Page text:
Looking at Laughter

Looking at Laughter : Humor, Power, and Transgression in Roman Visual Culture, 100 B.C.-A.D. 250

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In this engaging study, a follow up to his earlier Looking at Lovemaking John R. Clarke asks what the Romans found funny, and why. As the title would suggest, he focuses on the evidence to be found in Roman art and material culture, including graffitti, although literary sources of course provide a framework for the study. He draws heavily on the theories of Mikhail Bakhtin, finding that much of Roman humour relies on the overturning of the existing social order, and breaking of taboos, be they social, religious or sexual.

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Product details

  • Hardback | 321 pages
  • 177.8 x 254 x 30.48mm | 1,065.94g
  • University of California Press
  • Berkerley, United States
  • English
  • 24 color illustrations, 97 b/w photographs, 17 line illustrations, 5 tables
  • 0520237331
  • 9780520237339
  • 1,125,398

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Review quote

"Brave and sometimes brilliant... Clarke has a wonderful eye for the byways of Roman art and a passionate determination... Presents an extremely powerful case... A wonderful book." New York Review Of Books 20080717 "No one is doing more to enrich our pictures of Roman visual culture, or to encourage a more imaginative and open-minded approach to it... For this contribution alone, the author and his book are to be greatly recommended." -- Christopher H. Hallett Journal Of Interdisciplinary History 20090301 "Clearly written and carefully explicated, the book is suitable for students and nonspecialists ... art historians and classicists." -- Eve D'ambra The Historian 20100630 "Clarke has accomplished a pioneering study... The book is beautifully executed." Art Bulletin (CAA) 20110601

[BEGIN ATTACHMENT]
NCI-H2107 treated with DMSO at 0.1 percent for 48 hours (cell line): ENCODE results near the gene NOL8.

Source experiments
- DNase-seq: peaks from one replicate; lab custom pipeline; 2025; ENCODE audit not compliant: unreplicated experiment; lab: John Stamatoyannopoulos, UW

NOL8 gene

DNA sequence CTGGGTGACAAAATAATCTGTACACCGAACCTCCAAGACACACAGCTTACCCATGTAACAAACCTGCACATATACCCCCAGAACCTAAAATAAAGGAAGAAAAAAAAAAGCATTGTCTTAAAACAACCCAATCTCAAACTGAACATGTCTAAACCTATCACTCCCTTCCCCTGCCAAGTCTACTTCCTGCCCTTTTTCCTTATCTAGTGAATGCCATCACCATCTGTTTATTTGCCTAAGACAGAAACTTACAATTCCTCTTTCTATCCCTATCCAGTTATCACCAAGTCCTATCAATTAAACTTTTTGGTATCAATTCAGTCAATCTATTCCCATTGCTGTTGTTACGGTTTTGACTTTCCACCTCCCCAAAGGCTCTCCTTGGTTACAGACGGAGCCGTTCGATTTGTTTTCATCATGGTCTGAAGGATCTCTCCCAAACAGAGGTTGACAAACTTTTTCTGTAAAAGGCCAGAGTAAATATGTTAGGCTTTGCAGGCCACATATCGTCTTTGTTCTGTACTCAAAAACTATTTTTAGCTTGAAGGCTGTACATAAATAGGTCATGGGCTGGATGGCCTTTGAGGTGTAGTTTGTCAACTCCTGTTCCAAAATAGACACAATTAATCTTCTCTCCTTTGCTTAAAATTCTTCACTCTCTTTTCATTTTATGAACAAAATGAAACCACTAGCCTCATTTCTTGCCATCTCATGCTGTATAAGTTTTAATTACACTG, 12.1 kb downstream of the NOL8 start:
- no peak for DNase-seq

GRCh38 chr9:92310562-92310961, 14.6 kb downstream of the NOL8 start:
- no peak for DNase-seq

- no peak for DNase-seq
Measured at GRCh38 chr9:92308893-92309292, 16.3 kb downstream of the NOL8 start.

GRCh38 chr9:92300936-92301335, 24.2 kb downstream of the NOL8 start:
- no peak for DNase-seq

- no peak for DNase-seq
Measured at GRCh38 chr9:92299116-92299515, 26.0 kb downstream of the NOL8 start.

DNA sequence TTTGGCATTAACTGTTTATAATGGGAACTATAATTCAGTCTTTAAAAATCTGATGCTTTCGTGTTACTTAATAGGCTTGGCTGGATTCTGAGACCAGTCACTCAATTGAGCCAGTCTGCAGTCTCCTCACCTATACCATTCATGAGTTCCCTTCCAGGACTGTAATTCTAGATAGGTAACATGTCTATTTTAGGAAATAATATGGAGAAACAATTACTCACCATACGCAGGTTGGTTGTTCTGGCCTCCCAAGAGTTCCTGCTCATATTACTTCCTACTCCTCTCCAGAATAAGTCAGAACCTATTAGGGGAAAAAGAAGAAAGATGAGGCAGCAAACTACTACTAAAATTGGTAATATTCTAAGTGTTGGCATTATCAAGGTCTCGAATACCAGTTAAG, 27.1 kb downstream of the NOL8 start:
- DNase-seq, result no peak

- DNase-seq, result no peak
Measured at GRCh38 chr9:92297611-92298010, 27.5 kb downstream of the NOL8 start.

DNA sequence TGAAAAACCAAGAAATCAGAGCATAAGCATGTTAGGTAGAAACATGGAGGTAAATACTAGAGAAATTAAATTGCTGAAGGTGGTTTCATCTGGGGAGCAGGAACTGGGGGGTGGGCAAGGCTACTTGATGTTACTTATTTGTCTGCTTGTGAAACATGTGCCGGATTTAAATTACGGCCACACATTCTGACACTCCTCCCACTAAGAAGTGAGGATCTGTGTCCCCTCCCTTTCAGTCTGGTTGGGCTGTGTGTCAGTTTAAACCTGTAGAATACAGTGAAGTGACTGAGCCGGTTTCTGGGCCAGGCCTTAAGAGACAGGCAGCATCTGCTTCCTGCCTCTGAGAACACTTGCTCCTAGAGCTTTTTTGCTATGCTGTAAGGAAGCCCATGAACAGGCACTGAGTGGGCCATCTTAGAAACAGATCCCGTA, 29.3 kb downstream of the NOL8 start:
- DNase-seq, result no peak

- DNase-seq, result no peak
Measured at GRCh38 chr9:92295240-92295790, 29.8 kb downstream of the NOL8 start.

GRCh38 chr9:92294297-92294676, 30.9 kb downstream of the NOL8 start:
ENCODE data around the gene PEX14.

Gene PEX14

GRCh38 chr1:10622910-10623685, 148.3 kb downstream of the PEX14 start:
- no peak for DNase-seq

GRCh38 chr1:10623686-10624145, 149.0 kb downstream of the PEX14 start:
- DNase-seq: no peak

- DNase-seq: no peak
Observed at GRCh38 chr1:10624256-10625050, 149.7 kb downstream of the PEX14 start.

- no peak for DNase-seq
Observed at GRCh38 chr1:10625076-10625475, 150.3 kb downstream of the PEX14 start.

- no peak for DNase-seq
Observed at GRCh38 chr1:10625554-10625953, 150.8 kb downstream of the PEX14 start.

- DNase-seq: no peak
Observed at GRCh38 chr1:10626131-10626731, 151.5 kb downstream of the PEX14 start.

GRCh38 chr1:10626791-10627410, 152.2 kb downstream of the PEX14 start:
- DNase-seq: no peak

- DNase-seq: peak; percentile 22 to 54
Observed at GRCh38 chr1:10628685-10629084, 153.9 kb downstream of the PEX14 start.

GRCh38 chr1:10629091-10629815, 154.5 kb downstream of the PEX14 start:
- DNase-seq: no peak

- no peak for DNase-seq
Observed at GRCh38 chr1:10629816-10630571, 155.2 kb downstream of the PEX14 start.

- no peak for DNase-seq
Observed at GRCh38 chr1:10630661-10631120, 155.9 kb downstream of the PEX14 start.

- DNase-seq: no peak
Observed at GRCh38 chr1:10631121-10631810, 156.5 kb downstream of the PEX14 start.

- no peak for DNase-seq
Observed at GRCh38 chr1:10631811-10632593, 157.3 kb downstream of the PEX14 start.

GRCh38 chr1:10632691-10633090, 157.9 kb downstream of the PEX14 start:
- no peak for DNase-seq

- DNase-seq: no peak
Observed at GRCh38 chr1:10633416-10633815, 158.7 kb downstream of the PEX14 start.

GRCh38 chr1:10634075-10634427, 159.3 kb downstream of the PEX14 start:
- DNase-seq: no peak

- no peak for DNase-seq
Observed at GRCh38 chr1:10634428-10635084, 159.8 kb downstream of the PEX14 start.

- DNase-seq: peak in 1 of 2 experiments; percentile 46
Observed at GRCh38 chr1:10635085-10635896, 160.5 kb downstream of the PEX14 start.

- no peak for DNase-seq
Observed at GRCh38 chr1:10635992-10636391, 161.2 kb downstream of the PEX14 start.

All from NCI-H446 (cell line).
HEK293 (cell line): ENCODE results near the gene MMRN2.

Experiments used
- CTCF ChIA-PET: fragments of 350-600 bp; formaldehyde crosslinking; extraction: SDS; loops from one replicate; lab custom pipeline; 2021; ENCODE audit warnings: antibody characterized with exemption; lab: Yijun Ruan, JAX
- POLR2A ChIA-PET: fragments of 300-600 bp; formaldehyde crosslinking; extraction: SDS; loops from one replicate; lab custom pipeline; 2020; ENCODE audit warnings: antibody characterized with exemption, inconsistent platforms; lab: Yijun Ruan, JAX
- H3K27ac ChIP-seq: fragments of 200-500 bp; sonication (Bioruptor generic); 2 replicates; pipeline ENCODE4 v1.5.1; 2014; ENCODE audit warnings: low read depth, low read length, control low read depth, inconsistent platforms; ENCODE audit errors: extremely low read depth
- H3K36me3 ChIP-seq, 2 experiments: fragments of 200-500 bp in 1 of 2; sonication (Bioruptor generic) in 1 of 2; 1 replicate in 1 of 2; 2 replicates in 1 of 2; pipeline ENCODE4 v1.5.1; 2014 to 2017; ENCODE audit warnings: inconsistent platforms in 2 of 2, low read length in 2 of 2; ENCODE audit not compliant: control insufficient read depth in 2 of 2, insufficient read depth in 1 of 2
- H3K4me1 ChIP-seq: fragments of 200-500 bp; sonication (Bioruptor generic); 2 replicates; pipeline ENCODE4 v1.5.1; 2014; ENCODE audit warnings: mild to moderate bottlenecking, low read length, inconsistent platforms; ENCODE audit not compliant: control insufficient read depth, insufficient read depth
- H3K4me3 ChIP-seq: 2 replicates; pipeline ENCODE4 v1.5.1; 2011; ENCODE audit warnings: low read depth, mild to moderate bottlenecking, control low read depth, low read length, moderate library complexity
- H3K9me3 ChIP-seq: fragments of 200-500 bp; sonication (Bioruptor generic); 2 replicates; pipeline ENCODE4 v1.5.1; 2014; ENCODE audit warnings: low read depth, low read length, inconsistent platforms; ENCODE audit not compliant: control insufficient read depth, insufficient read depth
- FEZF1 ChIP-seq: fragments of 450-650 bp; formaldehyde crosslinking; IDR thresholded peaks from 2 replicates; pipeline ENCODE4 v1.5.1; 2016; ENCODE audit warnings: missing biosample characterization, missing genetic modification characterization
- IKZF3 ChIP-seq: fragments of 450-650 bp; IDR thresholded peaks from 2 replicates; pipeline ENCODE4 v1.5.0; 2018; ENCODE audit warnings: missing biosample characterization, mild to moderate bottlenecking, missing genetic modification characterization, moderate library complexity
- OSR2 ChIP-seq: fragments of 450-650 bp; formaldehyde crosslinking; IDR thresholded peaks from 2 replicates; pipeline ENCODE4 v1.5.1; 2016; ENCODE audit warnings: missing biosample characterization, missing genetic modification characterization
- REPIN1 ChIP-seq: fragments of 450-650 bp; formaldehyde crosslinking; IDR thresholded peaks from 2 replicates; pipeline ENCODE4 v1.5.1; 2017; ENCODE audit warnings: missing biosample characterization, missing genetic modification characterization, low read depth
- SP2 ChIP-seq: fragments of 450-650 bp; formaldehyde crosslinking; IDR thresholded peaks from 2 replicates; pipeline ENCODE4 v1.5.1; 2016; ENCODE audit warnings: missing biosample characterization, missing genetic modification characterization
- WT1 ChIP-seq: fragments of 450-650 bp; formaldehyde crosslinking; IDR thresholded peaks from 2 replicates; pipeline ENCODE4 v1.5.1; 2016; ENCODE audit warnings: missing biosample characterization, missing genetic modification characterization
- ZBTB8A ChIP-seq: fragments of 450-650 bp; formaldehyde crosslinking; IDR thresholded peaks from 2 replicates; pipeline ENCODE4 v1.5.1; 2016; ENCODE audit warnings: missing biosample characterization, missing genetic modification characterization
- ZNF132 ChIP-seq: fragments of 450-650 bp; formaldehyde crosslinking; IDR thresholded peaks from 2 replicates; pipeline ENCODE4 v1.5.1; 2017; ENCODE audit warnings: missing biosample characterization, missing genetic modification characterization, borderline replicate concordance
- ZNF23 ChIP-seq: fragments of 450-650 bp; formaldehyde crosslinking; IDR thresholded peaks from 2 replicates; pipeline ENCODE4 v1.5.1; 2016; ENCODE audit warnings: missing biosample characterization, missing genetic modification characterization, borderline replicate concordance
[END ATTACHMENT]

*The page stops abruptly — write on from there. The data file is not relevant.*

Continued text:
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About John R. Clarke

John R. Clarke is Annie Laurie Howard Regents Professor of History of Art at the University of Texas, Austin. He is the author of Art in the Lives of Ordinary Romans (UC Press, 2003), Roman Sex (2003), Looking at Lovemaking: Constructions of Sexuality in Roman Art,100 B.C. A.D. 250 (UC Press, 1998), and The Houses of Roman Italy: 100 B.C. A.D. 250: Ritual, Space, and Decoration (UC Press, 1991).

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